Outreach support to rough sleepers is almost exclusively commissioned services by councils from the voluntary sector. In addition, non-commissioned services such as night shelters, soup runs, food banks and day centres are mainly delivered by the voluntary sector in response to perceived need, although some are commissioned, including NSNO services. Since 2011, councils have been encouraged by government to adopt a NSNO approach, by commissioning services to support people sleeping rough for the first time and help them off the street.  

Existing commissioned contracts for outreach support had been quickly modified to direct support to the hotels or other accommodation where the people were staying. Such agility was an important factor.

For non-commissioned services, such as night shelters and other rough sleeper support, the situation was more nuanced, but, again, support had been re-directed to the accommodation where people were staying. This voluntary sector support was able to deliver important add-ons, such as Homeless Action Barnet (HAB) and Together in Barnet providing mobile phones and chargers for individuals in emergency accommodation, and sourcing and delivering food packages. Up to the end of September HAB had delivered £100,000 worth of food.

Those places which already had effective engagement with the wider voluntary sector were able to mobilise and co-ordinate combined efforts and resources more quickly than those that did not. In other cases it took time to recognise the value of voluntary sector partners and the additional resource they could provide by bringing voluntary effort, charitable donations and access to additional resource from grant funding organisations.

Working at a regional scale

In some areas working at a regional scale has been helpful, to consolidate buying power, and, in two-tier government areas, where responsibilities for housing and support lie with different authorities, to co-ordinate across the geography.

In London the Greater London Authority (GLA), working with London Councils, MHCLG and a wide range of other services was able to quickly set up a network of hotel provision across the capital to assist the London boroughs, to bring in different types of assessment and support, and to work with a number of providers to move residents on to more settled accommodation.

Derbyshire

The Derbyshire district councils of High Peak, Derbyshire Dales, Chesterfield, North East Derbyshire, Bolsover, Amber Valley, Erewash, and South Derbyshire worked[BM1]  closely together with Derbyshire County Council to deliver Everyone In, building on well-established joint working arrangements including the Derbyshire Homelessness Officers Group (DHOG).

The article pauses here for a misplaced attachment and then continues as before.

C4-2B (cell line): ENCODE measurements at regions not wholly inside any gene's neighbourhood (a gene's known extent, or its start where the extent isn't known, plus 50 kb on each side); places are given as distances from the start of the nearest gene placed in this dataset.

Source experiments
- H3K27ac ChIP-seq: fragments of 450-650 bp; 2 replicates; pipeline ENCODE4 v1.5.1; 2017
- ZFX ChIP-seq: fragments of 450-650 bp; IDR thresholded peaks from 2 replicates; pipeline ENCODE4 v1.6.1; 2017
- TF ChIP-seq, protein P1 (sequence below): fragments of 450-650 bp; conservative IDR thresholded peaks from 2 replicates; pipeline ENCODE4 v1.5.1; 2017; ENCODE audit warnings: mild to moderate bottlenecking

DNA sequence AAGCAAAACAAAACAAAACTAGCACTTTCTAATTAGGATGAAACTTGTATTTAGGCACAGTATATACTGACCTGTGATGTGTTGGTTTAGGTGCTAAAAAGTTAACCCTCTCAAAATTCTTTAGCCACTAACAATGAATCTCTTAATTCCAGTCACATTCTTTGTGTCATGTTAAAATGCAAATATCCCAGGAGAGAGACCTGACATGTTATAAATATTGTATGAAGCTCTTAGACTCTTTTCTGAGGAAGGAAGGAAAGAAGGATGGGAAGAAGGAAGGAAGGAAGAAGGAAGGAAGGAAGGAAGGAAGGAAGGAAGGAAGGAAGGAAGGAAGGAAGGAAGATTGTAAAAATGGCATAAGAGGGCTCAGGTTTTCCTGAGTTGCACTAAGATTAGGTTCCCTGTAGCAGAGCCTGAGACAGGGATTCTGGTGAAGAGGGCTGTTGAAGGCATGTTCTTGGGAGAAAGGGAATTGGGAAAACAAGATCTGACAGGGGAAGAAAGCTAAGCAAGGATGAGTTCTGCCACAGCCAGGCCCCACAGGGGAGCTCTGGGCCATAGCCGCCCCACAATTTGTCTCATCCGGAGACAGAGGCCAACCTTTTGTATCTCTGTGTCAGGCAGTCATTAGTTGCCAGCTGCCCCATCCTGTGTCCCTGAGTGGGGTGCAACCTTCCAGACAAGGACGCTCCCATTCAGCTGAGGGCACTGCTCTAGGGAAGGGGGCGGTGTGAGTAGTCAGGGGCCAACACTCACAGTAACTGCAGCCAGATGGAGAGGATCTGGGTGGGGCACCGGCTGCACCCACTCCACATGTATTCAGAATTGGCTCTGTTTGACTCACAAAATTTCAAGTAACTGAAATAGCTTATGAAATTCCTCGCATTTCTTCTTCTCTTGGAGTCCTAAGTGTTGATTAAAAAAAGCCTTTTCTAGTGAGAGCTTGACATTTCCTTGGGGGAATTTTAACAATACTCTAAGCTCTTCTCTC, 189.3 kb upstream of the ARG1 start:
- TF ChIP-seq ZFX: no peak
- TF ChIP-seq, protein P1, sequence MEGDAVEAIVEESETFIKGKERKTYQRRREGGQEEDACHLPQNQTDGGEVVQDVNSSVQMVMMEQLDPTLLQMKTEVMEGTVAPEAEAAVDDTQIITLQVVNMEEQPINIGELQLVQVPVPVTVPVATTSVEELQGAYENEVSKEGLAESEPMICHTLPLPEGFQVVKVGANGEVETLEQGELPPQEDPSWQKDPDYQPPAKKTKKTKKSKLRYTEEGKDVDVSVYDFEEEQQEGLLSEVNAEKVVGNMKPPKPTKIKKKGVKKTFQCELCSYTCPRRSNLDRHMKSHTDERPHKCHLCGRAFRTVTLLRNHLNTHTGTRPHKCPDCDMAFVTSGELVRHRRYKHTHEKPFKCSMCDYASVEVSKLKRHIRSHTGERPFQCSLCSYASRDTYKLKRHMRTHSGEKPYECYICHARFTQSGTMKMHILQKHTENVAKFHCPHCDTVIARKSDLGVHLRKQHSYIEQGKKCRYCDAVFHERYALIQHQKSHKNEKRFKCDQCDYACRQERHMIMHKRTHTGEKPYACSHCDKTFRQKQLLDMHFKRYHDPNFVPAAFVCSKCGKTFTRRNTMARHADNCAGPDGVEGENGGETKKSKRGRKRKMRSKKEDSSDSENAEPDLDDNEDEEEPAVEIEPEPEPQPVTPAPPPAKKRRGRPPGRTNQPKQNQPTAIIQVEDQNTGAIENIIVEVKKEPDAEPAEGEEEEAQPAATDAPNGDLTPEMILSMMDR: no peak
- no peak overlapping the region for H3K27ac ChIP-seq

Five of the districts worked together to procure a hotel for Everyone In accommodation. The county council was very much engaged, committing funding towards the hotel accommodation and continuing to work together.

COVID-19 has helped to create a more effective working partnership between the districts and county services. Everyone In was the initial focus, and this has extended more widely to include a closer working relationship on all aspects of homelessness, including with children’s services, health, and drug and alcohol services, which the councils are keen to maintain and develop. The ability to meet remotely through Teams, which has been much more widely embraced during the pandemic, has really assisted with multi-agency co-operation.  

Outreach support workers and other council staff visited the hotel regularly to provide support. The councils were able to find move-on accommodation and close the hotel by the end of June, with a lot of support from partners, and with positive planned moves for the large majority of residents, although there were a small number of evictions.

There are also good working arrangements with Derby City Council, despite a shift in policy away from Everyone In in the Derbyshire districts, whilst Derby City has maintained an Everyone In approach.

There are some serious concerns about the lack of night shelter provision during the winter, and the districts are expecting to place the large majority of rough sleepers during the winter under the homelessness legislation, in order to reduce pressures on severe weather emergency provision (SWEP) and rough sleepers moving into Derby.

In order to continue to work with rough sleepers accommodated during Everyone In and subsequently, a new ‘Keeping Everyone In’ service has been commissioned, with financial support from the county council, the district councils, the police, the fire service and others in order to provide tailored support to prevent repeat homelessness and to avoid the wider costs to services which this often entails.   

Although this is very positive, the councils would welcome longer term homelessness funding from government in the future, in order to be able to plan services over the longer term.

Working with Prison and Probation Services

In March 2020 Her Majesty’s Prison and Probation Service (HMPPS) established Homeless Prevention Taskforces in every National Probation Service (NPS) region in England and Wales. With funding that was made available due to the COVID-19 crisis they have successfully supported groups of homeless probation service users, including prison leavers and those moving on from approved premises, bail accommodation and support services into longer term accommodation. The initial funding scheme has closed to new entrants and finished on 26 October to existing service users. However, in light of the recent Government announcements, Ministry of Justice (MoJ) have considered the public health benefits of reinstating the emergency accommodation scheme and have now agreed to reinstate the emergency accommodation funding in targeted areas of England and Wales from 22 October 2020 until 21 January 2021.